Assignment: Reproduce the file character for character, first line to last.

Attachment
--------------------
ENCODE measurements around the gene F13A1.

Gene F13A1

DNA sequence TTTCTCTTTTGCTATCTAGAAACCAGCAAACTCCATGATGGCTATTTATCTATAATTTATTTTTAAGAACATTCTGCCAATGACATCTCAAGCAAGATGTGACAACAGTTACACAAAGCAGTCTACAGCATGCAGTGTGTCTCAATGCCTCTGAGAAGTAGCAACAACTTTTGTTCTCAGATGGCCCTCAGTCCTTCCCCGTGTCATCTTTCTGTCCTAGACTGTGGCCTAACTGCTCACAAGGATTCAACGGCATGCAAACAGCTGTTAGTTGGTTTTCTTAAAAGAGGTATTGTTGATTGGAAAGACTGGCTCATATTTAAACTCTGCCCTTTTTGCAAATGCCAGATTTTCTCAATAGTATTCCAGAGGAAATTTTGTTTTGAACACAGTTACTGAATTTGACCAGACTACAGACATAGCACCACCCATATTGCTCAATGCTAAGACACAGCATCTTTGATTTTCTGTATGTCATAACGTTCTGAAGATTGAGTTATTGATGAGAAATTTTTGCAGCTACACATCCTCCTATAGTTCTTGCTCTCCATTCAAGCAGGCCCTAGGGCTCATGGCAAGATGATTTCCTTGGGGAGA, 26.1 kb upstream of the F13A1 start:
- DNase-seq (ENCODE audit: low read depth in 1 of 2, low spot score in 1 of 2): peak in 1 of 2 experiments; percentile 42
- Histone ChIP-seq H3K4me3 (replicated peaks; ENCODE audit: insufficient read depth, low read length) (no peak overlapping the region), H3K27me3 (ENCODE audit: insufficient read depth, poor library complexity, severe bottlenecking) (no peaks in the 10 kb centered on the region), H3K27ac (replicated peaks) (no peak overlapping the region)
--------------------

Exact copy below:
ENCODE measurements around the gene F13A1.

Gene F13A1

DNA sequence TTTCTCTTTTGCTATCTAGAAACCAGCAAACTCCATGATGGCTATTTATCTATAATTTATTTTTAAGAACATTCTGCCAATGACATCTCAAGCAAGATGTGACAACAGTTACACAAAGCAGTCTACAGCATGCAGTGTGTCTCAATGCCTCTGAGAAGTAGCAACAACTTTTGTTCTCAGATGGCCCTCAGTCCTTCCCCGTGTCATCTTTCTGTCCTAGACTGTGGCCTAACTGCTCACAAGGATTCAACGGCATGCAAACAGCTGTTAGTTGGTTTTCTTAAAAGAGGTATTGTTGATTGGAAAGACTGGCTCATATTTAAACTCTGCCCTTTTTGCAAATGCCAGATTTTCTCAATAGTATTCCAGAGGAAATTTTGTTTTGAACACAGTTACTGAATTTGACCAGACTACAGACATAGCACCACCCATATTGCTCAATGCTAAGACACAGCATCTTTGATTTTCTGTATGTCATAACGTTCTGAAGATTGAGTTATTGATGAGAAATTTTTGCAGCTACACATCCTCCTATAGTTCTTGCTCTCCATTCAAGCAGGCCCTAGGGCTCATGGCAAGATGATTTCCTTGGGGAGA, 26.1 kb upstream of the F13A1 start:
- DNase-seq (ENCODE audit: low read depth in 1 of 2, low spot score in 1 of 2): peak in 1 of 2 experiments; percentile 42
- Histone ChIP-seq H3K4me3 (replicated peaks; ENCODE audit: insufficient read depth, low read length) (no peak overlapping the region), H3K27me3 (ENCODE audit: insufficient read depth, poor library complexity, severe bottlenecking) (no peaks in the 10 kb centered on the region), H3K27ac (replicated peaks) (no peak overlapping the region)